Paul and I discussed this and calculated that Aquamet 22 high tensile shafts would comfortably do the job but I would need shallow reduction ratio gearboxes to keep the engine torque multiplication down and 3-blade, cupped props in order to meet the required shaft speeds and maximum 18in diameter props.
This resulted in me selecting the 380hp QSB engines with a rated speed of 3,000rpm and ZF 220A gearboxes with 1.235:1 ratio. Cummins UK pointed me to Seapower Marine near Ipswich to do the work and a deal was agreed in April 2021.
When the summer cruising season was over, we had her lifted in October and I rolled up my sleeves once again and set to work removing the Sabres and gutting the engineroom.
The new engines were going to be a tight fit so I had ordered the Cummins option of slimline, low-profile units. These would fit (just) but as down-angle gearboxes were needed to avoid modifications to the cockpit deck height, it meant the original steel engine beds needed replacing.
As these were bonded and laminated into the longitudinal supports I had to cut and grind them out. Next I took the gelcoat back to the laminations ready for the new engine beds and whilst I was at it decided to remove all of the engineroom gelcoat so I could re-flow-coat it.
I then set the new engine beds on a special 2-pack structural adhesive called Crestomer 1186PA and laminated them over with five layers of biaxial glass cloth and epoxy resin. To allow for the significantly increased exhaust gas flow, I cut and fitted additional 6in diameter GRP underwater exhausts and made epoxy foam-cored external hull venturi profiles.
This is not straightforward as you need to ensure there is no chance of water entering the engines in any condition and also that the venturi effect works so the engine exhaust back pressure remains within limits.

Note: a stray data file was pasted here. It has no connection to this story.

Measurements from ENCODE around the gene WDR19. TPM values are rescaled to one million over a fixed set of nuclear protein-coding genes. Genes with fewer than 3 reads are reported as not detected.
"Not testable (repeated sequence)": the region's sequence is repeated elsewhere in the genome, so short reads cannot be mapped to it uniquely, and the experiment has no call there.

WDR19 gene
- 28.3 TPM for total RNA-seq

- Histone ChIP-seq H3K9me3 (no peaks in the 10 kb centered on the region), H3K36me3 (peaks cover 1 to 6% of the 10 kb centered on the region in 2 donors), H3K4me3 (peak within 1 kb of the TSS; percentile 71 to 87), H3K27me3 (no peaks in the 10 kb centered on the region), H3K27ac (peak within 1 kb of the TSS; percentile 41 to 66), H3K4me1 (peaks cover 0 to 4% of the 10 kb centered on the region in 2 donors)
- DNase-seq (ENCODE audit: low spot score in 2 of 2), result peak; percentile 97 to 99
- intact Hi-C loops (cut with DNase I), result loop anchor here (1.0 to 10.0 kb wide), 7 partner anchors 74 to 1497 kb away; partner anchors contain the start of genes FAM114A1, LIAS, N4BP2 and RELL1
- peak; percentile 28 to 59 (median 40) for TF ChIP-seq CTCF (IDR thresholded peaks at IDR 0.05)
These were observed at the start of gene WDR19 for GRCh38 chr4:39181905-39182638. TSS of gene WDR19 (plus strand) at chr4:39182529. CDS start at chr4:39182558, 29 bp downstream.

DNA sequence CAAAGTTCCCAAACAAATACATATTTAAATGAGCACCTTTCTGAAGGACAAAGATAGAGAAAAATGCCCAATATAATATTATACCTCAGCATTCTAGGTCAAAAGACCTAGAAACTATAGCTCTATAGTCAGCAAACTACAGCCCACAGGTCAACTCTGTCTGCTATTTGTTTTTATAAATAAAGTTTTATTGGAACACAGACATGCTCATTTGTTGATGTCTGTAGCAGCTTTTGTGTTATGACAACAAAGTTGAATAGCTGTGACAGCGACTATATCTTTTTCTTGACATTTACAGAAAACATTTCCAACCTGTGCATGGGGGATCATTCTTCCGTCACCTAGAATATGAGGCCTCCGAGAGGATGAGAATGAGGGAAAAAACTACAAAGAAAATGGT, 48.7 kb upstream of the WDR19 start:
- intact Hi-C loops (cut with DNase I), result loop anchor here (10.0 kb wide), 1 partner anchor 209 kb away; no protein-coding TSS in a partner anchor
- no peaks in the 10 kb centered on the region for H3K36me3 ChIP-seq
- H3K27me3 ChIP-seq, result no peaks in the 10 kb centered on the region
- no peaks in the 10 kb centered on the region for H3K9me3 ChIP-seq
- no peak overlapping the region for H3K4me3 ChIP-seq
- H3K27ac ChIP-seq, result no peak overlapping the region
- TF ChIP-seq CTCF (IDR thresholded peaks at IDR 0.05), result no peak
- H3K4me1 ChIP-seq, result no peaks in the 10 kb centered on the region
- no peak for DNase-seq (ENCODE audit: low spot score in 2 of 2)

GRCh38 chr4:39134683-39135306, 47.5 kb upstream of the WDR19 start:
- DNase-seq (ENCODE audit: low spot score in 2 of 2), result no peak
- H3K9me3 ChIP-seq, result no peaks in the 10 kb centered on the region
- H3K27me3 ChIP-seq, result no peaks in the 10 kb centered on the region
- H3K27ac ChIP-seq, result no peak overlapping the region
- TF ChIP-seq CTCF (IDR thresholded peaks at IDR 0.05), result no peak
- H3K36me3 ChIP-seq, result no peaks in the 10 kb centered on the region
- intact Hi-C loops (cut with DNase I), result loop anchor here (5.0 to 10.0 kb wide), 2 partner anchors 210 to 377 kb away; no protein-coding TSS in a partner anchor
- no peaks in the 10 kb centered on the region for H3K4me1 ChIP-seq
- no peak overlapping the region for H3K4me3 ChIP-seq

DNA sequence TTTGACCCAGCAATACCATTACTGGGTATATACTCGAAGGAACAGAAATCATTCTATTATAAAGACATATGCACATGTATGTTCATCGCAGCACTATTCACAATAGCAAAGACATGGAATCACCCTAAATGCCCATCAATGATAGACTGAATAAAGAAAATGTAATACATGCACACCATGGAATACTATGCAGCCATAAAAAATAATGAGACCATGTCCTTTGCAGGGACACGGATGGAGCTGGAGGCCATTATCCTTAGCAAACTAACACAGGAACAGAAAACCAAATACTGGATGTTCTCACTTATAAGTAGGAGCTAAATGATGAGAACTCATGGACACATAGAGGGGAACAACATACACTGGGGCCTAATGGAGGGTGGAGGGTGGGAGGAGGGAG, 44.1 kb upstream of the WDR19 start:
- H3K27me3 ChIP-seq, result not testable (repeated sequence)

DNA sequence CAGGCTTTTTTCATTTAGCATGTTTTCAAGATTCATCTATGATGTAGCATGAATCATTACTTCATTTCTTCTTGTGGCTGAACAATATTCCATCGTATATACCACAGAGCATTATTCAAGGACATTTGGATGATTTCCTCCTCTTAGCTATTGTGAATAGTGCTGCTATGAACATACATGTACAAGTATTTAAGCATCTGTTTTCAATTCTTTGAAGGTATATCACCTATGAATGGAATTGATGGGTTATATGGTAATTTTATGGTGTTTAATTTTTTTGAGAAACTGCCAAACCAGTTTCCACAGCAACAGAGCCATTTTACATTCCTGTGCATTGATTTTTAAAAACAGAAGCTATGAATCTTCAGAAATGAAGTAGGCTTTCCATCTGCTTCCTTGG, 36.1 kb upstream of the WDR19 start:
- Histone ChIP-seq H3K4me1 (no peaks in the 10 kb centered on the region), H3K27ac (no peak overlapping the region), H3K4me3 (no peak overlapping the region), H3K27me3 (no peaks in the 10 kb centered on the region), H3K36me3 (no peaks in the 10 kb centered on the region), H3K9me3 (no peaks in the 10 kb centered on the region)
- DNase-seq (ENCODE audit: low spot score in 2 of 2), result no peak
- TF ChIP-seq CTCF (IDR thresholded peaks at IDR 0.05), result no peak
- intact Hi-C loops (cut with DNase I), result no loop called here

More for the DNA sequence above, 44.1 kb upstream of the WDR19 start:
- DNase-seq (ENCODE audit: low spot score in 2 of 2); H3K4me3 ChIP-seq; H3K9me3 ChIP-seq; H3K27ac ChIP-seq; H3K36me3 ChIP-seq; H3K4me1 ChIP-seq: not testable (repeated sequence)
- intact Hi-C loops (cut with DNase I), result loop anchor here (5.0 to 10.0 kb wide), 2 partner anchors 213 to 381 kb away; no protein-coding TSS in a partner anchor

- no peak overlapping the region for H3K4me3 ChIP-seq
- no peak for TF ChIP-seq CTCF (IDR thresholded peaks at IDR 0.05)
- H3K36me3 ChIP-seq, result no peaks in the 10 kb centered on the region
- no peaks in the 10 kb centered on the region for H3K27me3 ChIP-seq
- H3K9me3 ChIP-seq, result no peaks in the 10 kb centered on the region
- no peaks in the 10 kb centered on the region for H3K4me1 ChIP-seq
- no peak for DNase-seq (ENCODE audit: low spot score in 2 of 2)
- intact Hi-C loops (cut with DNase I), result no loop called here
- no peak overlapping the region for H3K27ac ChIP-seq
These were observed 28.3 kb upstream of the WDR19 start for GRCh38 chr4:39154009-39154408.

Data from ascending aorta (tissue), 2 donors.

Luckily I work at Halyard Marine whose core business is the design and manufacture of marine exhaust systems and needless to say they also made the new exhaust systems for me. Lastly, after a final sand and acetone wipe down I flow-coated the engineroom.
To allow for the significant increase in power I then replaced the raw water systems with 2in skin fittings, valves and strainers, and replaced the fuel systems with larger diameter hoses and valves and checked for sufficient airflow to feed what would be close to 800hp.
With everything ready Anthony Foulkes fired up his crane and carefully lifted the engines into the boat. I have to admit I was pretty apprehensive about whether they would align correctly with the mounts but my measurements were good and they dropped onto their mounts perfectly.
This left the engine alignment, fitting the props, connecting the engine electrics, which was simplicity itself as the Cummins system is plug-and-play, and fitting the new carbon fibre dash I had made. I finally relaunched her on 19 August 2022 with a huge smile on my face.
Sea trials followed the next week and with Seapower Marine’s approval of the installation and all the engine parameters within Cummins limits, she was good to go. The props needed a final tweak but once sorted she flew up to 36 knots, transforming her ability to cover big distances at speed.
Sum of its parts
So was it all worth it? Definitely! The re-engining project finished around £5k over budget with some of this down to material increases and some due to the smaller items not captured in my original plan.
I could have done it for a bit less if I had used cheaper materials such as DZR brass fittings instead of bronze for the raw water systems but as I intend to keep the boat for years to come I wanted the best.
Am I pleased with the results? Absolutely! She now has the power and speed that her Levi hull deserves and sporty looks suggest. She leaps onto the plane like a scalded cat and flat-out she behaves perfectly, leaning into the turns safely and predictably.
With the common-rail engines and underwater exhausts she is also much quieter, although there is still a very satisfying note from the original above-water exhaust outlets, needed for when the venturi scoops are not yet drawing.
Apart from the significant improvement in performance Super Seahorse is also future-proofed for a good 20+ years. The good old Sabres never let us down but the new Cummins engines, being to the latest emissions requirements, will also be kinder to the environment. Even on start-up there is not a whiff of smoke from the exhausts.
So what did I learn? That I still love getting stuck into a boat renovation project and that you don’t have to go far to find very helpful, knowledgeable people in the marine industry.
Including the original purchase price, restoration, equipment updates and repower, Super Seahorse has cost me some £120k to date (excluding my time), which I think represents fantastic value for such a fast but also very usable classic.
First published in the June 2023 issue of MBY.